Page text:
The State of California recently unveiled a plan to increase minimum wage in the state to $15/hour by 2023. Currently, America’s national minimum wage is $7.25/hour, which hasn’t increased since 2009. The concept of minimum wage is complicated, and I don’t want this post to be focused what is fair or isn’t about such an increase. I certainly don’t condone workers having to see most of their take-home pay go to rent and most of their free time eaten up by commuting. That said, I do sense aggressive increases to minimum wages will come with deeper consequences, ones that our society will now wrestle with on a daily basis and for years to come.
Increases in minimum wages will accelerate a massive shift to automation.
I see it on a weekly basis with startup pitches. Name any manual job currently booked at around $15/hour or so, and I’d bet there’s a 50% chance that task will be automated, either with pure software, enabled hardware (in the form of a robot), or some mix of both. Automation via software has been underway for a few years, but when it’s combined with hardware, the results will be astonishing. The components needed for such robots are now readily available and getting cheaper by the year. The hardware/robots can be differentiated by software and the vertically-specific applications they are designed for. The robots become a vehicle by which new technologies and services can be delivered, and of course done so at a fraction of the cost without the additional overhead (like healthcare, etc) that can saddle a balance sheet.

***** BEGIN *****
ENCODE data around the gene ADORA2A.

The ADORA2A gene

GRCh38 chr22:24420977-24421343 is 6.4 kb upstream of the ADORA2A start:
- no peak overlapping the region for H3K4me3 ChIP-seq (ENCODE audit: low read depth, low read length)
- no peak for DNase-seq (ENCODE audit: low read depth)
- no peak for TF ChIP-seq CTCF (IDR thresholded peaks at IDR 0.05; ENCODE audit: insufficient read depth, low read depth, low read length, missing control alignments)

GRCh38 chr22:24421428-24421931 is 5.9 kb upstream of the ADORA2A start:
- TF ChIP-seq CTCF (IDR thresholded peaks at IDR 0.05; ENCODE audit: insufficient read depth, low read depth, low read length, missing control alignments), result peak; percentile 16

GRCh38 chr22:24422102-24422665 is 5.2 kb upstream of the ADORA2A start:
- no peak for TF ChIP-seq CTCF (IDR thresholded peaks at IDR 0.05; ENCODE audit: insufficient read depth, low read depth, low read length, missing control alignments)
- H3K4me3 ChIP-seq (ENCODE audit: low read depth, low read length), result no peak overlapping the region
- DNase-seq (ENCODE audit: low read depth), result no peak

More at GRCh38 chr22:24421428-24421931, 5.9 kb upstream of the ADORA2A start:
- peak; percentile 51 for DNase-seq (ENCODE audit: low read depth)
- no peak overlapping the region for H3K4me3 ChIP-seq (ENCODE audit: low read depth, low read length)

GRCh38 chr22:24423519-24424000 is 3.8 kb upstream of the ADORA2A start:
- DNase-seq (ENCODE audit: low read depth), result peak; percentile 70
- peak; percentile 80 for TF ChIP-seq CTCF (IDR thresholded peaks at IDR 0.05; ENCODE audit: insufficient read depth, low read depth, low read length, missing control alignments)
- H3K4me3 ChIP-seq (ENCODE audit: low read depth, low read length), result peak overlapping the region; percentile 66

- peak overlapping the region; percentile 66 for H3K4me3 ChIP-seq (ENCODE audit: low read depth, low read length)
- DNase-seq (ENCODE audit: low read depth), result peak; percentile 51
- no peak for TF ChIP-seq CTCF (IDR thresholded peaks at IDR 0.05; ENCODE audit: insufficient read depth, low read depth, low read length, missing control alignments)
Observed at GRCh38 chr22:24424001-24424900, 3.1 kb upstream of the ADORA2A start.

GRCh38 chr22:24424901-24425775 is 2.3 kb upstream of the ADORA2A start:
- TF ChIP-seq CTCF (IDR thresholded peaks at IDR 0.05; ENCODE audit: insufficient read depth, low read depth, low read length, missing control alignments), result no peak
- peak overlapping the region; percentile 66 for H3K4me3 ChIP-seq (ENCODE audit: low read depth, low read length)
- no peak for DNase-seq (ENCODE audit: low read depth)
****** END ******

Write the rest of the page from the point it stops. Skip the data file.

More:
I know this is coming — and fast — because I myself use products on a daily basis that replace traditional human labor with automation and learning.
The way that I describe this trend in general is to imagine your local Starbucks. Say it is about 2,000 square feet total. At a busy time, you may see 8-10 workers in the store. Why? Shouldn’t I just be able to walk up, have a beacon notice my presence, and a robot makes my drink. The machines to do this already exist. It is coming.
We can expect to see the consequences of minimum wage increases (which I acknowledge are extremely complicated) take root in automation, robots, and corresponding services. Some solutions will appear like vending machines, whereas other solutions will mimic human movements and behaviors, just in different shapes and forms. The technology and builders are already here, working on these solutions — the turbulence in the bifurcation of the economy, the force-changes driven by technology, and the slow response to build enough suitable housing and transit may combine to usher in this robot-led era with greater speed. Minimum wage, maximum automation.